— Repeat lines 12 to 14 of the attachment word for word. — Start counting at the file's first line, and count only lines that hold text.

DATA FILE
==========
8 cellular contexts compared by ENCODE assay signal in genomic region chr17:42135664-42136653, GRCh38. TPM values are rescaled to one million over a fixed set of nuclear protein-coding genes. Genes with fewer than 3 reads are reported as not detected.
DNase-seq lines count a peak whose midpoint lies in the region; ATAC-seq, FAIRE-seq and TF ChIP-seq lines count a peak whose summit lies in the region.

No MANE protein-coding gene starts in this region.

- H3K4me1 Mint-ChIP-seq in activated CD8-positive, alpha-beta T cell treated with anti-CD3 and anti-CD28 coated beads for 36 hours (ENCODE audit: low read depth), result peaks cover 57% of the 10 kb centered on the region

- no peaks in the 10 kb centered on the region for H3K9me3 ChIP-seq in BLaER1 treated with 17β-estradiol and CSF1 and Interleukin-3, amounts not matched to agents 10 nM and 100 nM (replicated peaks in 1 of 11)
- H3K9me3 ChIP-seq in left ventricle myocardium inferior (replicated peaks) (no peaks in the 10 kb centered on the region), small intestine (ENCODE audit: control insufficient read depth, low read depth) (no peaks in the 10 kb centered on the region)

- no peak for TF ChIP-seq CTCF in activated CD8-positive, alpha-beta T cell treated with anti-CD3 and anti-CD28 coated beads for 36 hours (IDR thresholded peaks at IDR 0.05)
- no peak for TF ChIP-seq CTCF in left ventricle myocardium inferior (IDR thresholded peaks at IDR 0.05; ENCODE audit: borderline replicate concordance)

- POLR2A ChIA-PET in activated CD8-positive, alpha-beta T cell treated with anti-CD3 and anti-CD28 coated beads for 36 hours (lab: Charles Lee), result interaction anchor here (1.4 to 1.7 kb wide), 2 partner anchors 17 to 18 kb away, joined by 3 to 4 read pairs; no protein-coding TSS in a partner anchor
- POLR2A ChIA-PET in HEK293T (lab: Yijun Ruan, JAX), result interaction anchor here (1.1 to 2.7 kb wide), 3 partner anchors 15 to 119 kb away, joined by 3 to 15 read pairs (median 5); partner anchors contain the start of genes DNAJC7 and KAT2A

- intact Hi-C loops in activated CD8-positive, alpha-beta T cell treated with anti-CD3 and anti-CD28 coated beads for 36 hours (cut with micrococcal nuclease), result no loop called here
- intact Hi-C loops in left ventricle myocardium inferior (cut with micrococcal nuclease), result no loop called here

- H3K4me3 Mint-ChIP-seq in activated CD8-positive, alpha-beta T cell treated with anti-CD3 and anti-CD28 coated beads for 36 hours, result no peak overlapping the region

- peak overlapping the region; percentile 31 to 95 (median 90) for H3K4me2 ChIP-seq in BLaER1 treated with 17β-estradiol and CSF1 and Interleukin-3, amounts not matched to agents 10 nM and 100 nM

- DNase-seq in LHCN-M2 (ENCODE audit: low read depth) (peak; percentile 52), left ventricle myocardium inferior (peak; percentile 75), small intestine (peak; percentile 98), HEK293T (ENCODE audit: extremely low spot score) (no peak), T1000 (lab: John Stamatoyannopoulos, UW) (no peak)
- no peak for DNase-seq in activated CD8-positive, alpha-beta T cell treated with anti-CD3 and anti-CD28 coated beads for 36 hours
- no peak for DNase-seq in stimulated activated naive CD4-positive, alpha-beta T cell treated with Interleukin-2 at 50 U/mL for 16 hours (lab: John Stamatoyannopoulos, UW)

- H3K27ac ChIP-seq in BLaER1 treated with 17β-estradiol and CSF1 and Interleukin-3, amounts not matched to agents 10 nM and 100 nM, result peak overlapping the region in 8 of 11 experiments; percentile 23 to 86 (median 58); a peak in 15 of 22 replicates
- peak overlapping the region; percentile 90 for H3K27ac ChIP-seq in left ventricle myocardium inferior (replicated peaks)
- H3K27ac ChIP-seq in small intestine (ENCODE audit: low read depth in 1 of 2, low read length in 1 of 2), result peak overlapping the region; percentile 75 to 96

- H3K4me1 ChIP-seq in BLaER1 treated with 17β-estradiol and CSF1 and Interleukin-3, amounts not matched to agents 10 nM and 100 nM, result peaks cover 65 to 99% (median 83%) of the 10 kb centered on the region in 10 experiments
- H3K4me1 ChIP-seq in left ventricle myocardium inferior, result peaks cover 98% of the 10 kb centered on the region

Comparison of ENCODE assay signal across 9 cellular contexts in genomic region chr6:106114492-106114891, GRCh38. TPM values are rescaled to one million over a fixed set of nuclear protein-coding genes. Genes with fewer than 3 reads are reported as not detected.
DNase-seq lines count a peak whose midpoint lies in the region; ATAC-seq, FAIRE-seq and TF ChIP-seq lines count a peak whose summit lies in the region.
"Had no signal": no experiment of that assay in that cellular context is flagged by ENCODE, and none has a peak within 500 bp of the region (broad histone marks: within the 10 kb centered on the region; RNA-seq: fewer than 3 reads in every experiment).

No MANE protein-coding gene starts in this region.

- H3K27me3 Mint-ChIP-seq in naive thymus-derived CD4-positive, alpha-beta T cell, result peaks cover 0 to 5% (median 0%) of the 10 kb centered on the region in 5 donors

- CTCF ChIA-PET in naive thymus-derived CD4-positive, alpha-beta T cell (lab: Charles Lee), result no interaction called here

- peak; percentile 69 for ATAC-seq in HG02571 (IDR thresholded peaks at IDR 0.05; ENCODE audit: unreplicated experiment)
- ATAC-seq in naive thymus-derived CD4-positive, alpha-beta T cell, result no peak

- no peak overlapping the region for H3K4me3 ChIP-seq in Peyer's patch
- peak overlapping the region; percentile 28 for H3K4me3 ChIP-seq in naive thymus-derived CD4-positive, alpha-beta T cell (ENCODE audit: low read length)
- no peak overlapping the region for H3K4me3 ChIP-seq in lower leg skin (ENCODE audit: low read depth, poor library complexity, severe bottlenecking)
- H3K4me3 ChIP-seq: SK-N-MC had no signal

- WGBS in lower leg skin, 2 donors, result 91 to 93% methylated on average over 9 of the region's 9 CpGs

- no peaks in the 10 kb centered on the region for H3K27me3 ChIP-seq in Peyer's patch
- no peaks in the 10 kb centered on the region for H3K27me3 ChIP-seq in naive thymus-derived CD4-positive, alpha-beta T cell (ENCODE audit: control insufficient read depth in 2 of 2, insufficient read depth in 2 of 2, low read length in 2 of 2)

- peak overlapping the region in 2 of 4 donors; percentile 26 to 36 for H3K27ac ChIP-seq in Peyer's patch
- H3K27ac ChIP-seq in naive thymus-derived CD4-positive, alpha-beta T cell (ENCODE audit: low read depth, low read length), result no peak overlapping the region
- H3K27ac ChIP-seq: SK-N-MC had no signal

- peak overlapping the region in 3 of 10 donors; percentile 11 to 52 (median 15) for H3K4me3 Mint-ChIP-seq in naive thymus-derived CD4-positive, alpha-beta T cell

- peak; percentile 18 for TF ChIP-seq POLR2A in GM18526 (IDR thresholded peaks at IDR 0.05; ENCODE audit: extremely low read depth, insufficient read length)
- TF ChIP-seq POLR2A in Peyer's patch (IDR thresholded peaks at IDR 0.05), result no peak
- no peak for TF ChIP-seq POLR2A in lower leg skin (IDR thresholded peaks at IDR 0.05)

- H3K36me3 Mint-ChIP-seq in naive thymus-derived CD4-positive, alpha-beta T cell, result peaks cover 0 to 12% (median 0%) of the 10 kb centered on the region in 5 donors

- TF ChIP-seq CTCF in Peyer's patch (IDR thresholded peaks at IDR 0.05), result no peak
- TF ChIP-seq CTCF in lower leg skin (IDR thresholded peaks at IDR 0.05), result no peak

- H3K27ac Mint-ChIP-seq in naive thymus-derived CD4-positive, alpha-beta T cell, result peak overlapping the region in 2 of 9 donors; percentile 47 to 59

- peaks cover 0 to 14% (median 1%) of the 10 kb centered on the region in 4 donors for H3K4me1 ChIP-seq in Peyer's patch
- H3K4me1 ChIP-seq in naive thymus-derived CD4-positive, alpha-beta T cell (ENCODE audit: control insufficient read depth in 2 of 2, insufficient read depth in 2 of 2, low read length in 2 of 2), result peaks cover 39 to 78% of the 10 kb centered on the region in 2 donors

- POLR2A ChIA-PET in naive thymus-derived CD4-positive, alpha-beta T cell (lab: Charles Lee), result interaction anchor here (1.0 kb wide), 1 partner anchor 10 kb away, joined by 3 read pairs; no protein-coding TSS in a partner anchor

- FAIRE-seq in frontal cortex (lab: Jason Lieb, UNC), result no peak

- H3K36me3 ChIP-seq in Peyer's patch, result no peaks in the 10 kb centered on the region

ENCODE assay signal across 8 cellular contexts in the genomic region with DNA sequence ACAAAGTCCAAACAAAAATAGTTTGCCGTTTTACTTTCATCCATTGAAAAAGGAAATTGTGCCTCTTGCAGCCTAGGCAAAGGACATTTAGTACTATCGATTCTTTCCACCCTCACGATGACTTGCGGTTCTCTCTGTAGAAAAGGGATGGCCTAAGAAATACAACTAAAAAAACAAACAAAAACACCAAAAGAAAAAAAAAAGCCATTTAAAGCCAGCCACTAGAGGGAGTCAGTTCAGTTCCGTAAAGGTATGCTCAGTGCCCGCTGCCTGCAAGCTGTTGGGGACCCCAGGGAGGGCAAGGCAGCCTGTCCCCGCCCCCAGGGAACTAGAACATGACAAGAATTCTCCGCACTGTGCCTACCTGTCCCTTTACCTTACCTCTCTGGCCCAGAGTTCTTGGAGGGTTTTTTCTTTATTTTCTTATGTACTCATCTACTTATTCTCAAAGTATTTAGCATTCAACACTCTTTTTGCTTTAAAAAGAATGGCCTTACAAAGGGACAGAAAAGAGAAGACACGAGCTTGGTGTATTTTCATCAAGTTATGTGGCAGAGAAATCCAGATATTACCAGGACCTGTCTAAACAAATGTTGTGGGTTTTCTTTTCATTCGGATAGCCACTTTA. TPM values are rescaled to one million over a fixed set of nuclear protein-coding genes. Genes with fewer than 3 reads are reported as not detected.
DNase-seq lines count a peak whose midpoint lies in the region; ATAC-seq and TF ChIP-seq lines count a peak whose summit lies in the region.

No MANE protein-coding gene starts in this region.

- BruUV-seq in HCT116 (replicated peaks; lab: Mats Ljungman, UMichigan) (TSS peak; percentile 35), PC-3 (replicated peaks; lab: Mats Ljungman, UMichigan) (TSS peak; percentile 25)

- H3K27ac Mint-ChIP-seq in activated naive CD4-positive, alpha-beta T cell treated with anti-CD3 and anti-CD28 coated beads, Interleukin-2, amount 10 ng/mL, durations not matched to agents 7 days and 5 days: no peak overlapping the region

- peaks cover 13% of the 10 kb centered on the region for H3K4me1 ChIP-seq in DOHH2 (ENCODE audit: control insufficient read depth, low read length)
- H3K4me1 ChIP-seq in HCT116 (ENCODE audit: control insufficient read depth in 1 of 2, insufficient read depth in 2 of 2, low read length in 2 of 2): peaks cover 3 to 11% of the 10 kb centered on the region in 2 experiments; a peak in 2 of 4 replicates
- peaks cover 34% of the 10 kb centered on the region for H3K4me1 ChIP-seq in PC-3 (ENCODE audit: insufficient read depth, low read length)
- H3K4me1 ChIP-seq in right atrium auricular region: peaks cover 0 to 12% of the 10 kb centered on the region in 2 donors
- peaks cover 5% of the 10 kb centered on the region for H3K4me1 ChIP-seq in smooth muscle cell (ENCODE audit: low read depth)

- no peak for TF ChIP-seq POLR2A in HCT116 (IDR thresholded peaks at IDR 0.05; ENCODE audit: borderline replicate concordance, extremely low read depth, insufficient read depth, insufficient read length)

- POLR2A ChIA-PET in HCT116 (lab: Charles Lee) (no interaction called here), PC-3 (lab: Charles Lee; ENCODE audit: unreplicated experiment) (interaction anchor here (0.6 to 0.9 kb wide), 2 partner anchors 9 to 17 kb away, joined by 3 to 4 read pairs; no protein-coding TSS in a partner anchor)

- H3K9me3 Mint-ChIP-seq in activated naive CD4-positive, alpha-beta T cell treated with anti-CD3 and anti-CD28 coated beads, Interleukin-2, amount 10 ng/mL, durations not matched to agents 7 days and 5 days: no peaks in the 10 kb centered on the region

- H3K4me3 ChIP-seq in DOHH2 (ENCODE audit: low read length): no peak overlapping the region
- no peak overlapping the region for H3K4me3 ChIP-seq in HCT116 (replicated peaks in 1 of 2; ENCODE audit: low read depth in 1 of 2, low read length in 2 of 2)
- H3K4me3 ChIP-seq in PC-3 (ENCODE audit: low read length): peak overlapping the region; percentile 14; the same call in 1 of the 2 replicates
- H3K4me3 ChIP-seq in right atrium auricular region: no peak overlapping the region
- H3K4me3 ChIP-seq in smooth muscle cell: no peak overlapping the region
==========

- intact Hi-C loops in left ventricle myocardium inferior (cut with micrococcal nuclease), result no loop called here

- H3K4me3 Mint-ChIP-seq in activated CD8-positive, alpha-beta T cell treated with anti-CD3 and anti-CD28 coated beads for 36 hours, result no peak overlapping the region

- peak overlapping the region; percentile 31 to 95 (median 90) for H3K4me2 ChIP-seq in BLaER1 treated with 17β-estradiol and CSF1 and Interleukin-3, amounts not matched to agents 10 nM and 100 nM